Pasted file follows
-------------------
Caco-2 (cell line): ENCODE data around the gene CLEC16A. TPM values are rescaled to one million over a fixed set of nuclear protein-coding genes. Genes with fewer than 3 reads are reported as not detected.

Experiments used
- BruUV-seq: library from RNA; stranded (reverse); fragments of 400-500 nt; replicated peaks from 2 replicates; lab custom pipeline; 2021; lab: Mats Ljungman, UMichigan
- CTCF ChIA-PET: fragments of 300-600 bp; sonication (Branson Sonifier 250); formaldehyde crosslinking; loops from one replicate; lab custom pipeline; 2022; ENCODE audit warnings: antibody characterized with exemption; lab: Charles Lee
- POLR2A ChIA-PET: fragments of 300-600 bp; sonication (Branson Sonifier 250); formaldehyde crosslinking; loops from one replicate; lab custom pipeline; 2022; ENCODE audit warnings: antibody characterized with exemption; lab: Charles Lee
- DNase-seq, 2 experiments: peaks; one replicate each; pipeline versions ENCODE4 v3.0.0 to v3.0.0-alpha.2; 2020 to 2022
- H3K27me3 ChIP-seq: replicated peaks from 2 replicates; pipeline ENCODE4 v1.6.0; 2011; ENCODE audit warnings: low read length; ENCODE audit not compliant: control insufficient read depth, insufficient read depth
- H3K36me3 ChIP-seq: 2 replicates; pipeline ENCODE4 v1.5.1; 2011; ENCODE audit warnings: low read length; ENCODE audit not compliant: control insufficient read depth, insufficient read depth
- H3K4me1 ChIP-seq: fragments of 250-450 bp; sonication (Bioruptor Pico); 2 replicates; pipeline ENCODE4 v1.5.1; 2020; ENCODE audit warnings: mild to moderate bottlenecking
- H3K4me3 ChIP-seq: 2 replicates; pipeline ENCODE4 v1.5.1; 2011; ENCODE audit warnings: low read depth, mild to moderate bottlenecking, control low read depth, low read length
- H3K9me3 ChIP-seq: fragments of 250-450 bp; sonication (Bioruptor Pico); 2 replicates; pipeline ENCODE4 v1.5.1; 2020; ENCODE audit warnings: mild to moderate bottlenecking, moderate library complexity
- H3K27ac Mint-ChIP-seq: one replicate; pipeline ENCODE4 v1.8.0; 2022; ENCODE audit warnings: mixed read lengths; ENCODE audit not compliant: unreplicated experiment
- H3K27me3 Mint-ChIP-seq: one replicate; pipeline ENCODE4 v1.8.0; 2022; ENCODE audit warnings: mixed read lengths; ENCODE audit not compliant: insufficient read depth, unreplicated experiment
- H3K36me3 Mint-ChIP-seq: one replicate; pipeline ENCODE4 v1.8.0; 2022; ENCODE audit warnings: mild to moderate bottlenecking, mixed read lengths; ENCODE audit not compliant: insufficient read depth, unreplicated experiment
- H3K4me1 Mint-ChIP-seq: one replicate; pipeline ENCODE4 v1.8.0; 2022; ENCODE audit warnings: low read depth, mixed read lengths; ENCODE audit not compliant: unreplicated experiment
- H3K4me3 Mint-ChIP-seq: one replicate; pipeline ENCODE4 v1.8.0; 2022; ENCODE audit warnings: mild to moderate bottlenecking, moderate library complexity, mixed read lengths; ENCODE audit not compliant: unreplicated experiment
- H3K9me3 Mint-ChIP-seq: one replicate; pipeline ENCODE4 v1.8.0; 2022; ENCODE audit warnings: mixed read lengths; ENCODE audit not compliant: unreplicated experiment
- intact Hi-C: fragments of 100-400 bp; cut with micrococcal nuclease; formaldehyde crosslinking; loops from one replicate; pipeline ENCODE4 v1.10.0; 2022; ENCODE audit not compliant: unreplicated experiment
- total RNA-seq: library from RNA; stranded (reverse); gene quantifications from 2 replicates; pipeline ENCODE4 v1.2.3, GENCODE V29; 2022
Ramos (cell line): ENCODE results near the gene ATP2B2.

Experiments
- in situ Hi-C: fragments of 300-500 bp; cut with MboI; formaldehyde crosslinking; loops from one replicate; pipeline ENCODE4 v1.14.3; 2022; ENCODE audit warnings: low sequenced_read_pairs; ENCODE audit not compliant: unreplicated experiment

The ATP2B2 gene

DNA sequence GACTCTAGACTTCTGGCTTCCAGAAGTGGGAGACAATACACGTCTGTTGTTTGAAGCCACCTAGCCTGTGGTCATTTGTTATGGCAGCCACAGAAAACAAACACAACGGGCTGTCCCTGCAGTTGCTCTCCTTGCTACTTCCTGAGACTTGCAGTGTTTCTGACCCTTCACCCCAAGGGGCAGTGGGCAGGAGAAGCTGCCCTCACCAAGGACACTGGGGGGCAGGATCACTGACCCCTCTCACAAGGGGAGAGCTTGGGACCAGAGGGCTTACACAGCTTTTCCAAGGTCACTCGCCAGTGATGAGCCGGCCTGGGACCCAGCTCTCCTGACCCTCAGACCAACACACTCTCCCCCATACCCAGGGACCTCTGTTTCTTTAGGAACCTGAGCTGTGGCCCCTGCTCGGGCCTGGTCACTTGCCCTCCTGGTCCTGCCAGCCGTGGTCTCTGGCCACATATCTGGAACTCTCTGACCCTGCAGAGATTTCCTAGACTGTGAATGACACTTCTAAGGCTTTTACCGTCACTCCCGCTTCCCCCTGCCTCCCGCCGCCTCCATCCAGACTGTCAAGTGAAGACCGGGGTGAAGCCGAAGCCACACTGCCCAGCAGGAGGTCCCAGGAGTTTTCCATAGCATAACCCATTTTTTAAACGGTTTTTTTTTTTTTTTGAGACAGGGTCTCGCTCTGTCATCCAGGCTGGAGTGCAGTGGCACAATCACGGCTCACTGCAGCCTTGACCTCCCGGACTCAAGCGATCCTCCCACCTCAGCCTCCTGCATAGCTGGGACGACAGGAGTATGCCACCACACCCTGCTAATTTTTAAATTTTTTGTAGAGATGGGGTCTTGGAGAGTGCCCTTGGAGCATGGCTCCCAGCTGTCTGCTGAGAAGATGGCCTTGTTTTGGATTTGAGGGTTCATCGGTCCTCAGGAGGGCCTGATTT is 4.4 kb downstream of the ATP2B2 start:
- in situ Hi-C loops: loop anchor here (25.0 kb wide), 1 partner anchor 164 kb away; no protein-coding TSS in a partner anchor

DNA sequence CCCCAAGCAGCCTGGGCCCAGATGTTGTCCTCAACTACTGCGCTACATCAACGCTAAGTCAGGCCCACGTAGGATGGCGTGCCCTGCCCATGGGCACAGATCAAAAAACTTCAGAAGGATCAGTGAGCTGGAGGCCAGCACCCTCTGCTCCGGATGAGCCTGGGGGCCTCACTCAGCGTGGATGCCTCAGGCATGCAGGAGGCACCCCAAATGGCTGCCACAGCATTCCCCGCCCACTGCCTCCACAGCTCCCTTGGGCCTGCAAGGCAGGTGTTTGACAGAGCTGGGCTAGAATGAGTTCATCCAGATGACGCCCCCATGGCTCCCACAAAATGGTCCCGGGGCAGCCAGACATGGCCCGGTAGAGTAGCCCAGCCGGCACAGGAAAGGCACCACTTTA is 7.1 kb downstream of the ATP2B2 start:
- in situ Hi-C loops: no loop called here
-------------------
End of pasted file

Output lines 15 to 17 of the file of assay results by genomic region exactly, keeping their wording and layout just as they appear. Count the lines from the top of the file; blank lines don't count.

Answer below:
- H3K4me1 Mint-ChIP-seq: one replicate; pipeline ENCODE4 v1.8.0; 2022; ENCODE audit warnings: low read depth, mixed read lengths; ENCODE audit not compliant: unreplicated experiment
- H3K4me3 Mint-ChIP-seq: one replicate; pipeline ENCODE4 v1.8.0; 2022; ENCODE audit warnings: mild to moderate bottlenecking, moderate library complexity, mixed read lengths; ENCODE audit not compliant: unreplicated experiment
- H3K9me3 Mint-ChIP-seq: one replicate; pipeline ENCODE4 v1.8.0; 2022; ENCODE audit warnings: mixed read lengths; ENCODE audit not compliant: unreplicated experiment